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Kale is King: 5 Reasons You Should Eat It

Food
Kale is King: 5 Reasons You Should Eat It

We've heard over and over that kale is the most nutrient-dense food you can get your hands on. It's been called the world's healthiest food. And it's become one of the trendiest ingredients in quality restaurants, so we've had the chance to taste it prepared in more different ways, including in smoothies, desserts and cocktails.

In honor of National Kale Day, try a new variety.
Photo credit: Shutterstock

Here are five reasons you should eat it.

1. Kale has more cancer-preventing compounds than almost anything else you can eat. It's packed with antioxidants and anti-inflammatory nutrients that build up the immune system and lower cancer risk.

2. Kale isn't just a source of calcium. It's also lower in oxalates, which can prevent the absorbing of calcium in the intestine, than its nutritious cousin spinach. It's a better source of calcium than milk, not just because it contains more but because it's more easily absorbed.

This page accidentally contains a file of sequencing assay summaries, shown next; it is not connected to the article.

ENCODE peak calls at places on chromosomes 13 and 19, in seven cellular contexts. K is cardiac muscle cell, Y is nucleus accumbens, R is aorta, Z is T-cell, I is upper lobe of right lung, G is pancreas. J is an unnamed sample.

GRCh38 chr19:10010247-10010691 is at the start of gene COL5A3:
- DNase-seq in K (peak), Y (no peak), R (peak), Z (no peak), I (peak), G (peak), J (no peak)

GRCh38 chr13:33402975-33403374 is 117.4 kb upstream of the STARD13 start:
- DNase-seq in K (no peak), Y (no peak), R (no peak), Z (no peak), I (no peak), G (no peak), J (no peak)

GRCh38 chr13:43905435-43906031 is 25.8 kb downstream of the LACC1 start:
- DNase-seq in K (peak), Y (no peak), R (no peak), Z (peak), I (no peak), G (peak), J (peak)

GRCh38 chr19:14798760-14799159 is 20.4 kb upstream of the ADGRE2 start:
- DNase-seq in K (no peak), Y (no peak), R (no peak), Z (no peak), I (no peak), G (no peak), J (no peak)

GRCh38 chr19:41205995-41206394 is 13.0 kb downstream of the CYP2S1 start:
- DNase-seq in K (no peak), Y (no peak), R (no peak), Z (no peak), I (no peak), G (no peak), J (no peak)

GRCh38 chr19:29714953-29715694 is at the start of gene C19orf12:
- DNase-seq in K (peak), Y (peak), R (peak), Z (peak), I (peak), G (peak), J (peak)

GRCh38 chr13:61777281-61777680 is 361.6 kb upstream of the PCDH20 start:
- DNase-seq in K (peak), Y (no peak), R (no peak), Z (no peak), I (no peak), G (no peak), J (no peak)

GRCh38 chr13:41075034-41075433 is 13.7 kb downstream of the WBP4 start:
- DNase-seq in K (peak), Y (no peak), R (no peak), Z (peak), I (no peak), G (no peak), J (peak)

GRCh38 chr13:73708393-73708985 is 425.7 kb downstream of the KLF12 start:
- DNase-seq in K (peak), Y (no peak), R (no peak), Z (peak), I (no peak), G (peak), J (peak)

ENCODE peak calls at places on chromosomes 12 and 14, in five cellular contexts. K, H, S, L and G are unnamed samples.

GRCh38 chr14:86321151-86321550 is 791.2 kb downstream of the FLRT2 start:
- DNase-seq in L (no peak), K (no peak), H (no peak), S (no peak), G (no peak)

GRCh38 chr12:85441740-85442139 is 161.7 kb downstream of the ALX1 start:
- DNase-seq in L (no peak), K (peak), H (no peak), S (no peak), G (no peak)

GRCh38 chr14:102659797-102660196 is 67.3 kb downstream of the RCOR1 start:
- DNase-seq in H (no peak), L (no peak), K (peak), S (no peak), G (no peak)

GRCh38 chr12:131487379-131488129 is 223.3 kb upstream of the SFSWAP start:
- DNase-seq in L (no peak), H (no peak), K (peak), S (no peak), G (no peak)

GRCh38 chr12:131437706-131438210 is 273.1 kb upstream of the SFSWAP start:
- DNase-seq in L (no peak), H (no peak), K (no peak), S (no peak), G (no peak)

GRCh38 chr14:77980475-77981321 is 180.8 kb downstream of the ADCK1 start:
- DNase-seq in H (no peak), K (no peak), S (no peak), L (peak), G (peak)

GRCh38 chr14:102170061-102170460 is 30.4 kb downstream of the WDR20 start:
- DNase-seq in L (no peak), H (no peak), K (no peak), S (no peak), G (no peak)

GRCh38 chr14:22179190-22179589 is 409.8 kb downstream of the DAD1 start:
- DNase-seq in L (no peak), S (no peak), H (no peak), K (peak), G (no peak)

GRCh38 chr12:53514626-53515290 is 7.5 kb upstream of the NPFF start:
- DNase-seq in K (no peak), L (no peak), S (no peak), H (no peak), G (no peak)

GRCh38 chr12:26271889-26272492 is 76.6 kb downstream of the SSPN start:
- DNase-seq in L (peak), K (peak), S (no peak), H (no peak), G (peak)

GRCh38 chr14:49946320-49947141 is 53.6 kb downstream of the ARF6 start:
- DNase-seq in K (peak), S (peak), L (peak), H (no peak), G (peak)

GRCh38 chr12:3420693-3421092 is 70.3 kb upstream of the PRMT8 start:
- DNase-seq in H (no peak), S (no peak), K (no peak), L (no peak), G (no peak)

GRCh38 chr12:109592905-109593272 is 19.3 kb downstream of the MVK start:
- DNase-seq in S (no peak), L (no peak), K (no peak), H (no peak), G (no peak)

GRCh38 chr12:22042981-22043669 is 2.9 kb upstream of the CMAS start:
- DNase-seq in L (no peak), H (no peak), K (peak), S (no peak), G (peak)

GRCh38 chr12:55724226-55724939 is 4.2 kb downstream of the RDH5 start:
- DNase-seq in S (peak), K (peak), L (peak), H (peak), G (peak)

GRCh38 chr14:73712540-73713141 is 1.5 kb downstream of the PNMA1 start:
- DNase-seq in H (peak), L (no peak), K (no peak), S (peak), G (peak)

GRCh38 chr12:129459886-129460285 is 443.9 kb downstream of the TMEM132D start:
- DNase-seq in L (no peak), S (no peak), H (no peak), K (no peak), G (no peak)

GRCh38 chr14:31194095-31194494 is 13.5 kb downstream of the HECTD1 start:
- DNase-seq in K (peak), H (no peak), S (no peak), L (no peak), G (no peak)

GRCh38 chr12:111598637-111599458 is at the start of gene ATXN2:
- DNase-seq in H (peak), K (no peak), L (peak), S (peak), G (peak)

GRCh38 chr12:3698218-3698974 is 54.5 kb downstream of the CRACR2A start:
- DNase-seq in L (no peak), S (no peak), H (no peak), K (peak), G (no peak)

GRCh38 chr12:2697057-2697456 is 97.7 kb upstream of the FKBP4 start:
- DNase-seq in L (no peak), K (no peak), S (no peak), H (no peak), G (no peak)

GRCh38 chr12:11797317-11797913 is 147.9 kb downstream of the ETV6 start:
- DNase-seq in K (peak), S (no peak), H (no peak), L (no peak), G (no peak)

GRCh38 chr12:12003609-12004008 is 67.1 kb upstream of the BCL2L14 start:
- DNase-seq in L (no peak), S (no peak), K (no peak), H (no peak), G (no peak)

3. It offers a pharmacy's worth of valuable vitamins and minerals including magnesium, potassium, vitamin C, vitamin A, vitamin K and folate, balanced in that perfect way that nature does better than chemists.

4. If you're a vegetarian you've probably had people warn you about how you're not getting enough protein and iron. Kale contains plenty of iron and protein as well, more per calorie than you'll find in some cuts of meat. And a meat-heavy diet generally surpasses the body's need for protein.

5. Speaking of calories, you get more bang for your calorie buck overall from kale. A cup contains just 35 calories, while providing all those health benefits.

National Kale Day is coming up on Oct. 1. It's the second year for the effort which kicked off when psychiatrist/farmer Dr. Drew Ramsey and chef Jennifer Iserloh, who co-authored 50 Shades of Kale, brought together farmers, nutritionists, doctors, farmers, chefs and consumers concerned with healthy eating to promote the vegetable in the media, at events and in schools.

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